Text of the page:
Correction on November 29: The Office of Residence Life does not prohibit mace and pepper spray in dorms. University departments gave The Student conflicting information about Miami policy on the matter. We should have taken greater care to ascertain the truth, and we apologize for the error.

The Office of Residence Life is enforcing a policy that requires resident assistants to write up their residents if they are caught with pepper spray in their dorms.

The policy is enforced through Miami University’s Student Code of Conduct Weapons section (107), which lists several prohibited weapons that apply to all students attending Miami University, even those who do not live on campus.

The Office of Residence Life (ORL) considers pepper spray to be a weapon under the category of a “dangerous chemical.” But the student code of conduct does not explicitly ban the use or possession of pepper spray in dorms or broadly on campus as a whole, Dean of Students Kimberly Moore said in an email to The Miami Student.

ORL officials said they work closely with the Miami University Police Department (MUPD) and Miami’s General Counsel’s office to make sure they are following university guidelines around what is permitted and prohibited in residential communities. However, MUPD Captain Ben Spilman claims that his department did not have a direct influence on ORL’s decision.

“The university’s policy against the student code of conduct does not prohibit pepper spray. So, if you’ve read anything anywhere, it must be specifically in residence halls,” said Spilman. “But it’s not because of any specific recommendation that the police department has made.”

With a total of 13 sexual assaults reported this semester, some students have taken an effort to protect themselves by carrying  pepper spray.

Pepper spray has the ability to impair a perpetrator of sexual assault and potentially assist an individual in getting away from their attacker. It can cause temporary blindness and eye pain, burning in the throat, shortness of breath and the inability to speak.

The use of pepper spray in the case of evading sexual assault has been proven successful on campuses, such as Ohio University (OU), which had 12 reports of sexual assault within the first four weeks of their school year. On Sept. 18, while walking back to her dorm at night, a female student at OU was attacked by a stranger who attempted to sexually assault her. The student used her pepper spray and was able to get away from the perpetrator.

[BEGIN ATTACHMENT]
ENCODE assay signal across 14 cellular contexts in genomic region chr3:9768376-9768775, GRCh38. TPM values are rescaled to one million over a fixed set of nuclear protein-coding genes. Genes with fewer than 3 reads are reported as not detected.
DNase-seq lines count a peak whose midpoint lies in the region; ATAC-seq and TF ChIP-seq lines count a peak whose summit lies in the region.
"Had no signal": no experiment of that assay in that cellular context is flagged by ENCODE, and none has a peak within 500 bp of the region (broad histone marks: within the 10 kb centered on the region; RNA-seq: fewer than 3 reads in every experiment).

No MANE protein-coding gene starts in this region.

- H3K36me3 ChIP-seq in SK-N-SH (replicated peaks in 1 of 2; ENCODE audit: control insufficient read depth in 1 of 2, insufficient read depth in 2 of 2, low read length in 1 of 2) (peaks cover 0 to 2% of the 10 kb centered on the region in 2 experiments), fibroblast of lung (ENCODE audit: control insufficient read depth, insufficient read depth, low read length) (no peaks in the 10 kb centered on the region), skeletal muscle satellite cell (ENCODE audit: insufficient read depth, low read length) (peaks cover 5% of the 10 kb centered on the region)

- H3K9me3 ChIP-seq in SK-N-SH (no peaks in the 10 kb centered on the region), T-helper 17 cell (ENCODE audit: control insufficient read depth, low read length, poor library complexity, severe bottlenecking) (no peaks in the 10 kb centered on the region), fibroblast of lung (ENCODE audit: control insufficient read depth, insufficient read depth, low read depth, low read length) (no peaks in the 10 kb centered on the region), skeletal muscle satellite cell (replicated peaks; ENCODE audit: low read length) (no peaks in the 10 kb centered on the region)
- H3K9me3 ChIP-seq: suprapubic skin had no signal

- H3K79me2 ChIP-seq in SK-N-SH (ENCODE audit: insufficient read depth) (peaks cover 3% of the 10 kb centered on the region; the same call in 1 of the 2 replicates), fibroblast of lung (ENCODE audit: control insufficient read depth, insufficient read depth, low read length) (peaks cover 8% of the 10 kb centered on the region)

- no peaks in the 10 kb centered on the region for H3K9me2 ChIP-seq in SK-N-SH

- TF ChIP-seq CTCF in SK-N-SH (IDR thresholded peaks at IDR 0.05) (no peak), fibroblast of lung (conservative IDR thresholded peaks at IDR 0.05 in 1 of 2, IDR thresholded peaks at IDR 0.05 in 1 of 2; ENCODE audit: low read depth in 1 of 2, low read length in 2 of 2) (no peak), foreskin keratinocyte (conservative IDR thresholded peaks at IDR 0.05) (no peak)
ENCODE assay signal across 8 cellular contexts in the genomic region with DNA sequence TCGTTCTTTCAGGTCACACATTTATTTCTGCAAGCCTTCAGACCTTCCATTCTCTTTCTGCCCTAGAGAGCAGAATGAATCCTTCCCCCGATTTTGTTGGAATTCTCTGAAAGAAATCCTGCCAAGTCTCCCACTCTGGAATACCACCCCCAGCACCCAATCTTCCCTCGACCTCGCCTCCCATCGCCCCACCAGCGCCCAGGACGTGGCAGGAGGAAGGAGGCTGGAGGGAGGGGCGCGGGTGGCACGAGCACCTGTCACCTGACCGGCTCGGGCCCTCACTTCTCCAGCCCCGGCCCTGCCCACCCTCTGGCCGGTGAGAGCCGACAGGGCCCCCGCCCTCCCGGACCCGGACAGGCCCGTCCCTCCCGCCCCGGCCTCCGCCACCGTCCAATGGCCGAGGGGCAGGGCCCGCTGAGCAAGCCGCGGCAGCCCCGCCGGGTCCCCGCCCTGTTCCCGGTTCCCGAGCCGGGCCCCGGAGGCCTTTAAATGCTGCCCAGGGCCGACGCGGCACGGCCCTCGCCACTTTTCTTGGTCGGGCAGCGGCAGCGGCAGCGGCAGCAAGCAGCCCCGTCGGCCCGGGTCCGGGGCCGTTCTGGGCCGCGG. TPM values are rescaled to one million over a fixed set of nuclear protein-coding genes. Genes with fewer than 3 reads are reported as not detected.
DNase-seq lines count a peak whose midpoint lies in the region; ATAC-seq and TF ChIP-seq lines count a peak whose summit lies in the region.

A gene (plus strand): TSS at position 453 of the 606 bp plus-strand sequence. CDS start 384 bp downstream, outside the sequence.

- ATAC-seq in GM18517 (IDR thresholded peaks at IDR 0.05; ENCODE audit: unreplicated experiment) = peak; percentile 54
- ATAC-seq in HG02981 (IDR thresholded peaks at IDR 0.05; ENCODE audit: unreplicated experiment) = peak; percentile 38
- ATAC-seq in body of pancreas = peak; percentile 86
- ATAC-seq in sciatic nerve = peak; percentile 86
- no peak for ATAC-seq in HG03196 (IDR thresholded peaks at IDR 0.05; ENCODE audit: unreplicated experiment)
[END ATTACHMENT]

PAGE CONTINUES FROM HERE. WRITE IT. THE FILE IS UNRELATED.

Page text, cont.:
At OU, students are permitted to carry pepper spray on campus, and is it not considered a deadly weapon, OU Police Department Lt. Tim Ryan said.

The University of Cincinnati (UC) also allows students to possess pepper spray, but encourages students to be well trained in its usage.

“I would say it’s a good thing that it’s allowed if a student wanted to carry it and it gave them peace of mind or made them feel safe,” UC Police Division of Community Engagement Officer Andrew Mueller said. “We also tell people the potential effects it could have on you…If someone wants to carry it I would say, ‘OK, that’s great.’ Spray it, see what it looks like and see how it sprays.”

Mueller also explained that pepper spray, when utilized, contaminates an entire area and can impair the user as well. He wants those who use it to be trained and aware of the impact pepper spray could have on themselves and their target.

Because students can be written up if caught with pepper spray in their residence halls at Miami, some students feel their right to defend themselves is being taken away from them.

Sophomore and creative writing major Paris Taylor is alarmed by the amount of sexual assaults being reported on campus and has taken precautions to protect herself ever since.

“I am constantly watching my back on campus, especially when I am by myself,” said Taylor. “Pepper spray is a form of self-defense, I wouldn’t just go around spraying it for no reason.”

On Miami’s campus, there are multiple student organizations committed to bystander education and sexual assault prevention.

Anondo Banerjee, co-adviser for MARS (Men Against Rape and Sexual Assault), says that in many cases of sexual assault, the perpetrator is someone the survivor knows, and in many cases, the survivor’s reaction is to physically freeze.

“A common refrain from sexual assault survivors is that they froze, and they know that if they had pepper spray, the shock from their trust being broken is such a visceral manner stopped them from possibly using those things,” said Banerjee. “Things like pepper spray or other stranger danger deterrents aren’t always helpful in those cases.”

After another rape was reported to the Oxford Police Department on Nov. 18, Taylor feels that now, more than ever, students should be granted the option of whether or not they want to carry pepper spray in residence halls.

“Pepper spray, in my experience, is a useful tool which is a way of protection without causing lethal harm,” said Taylor. “It’s a defense mechanism and I feel like a safety insurance is being taken away from me.”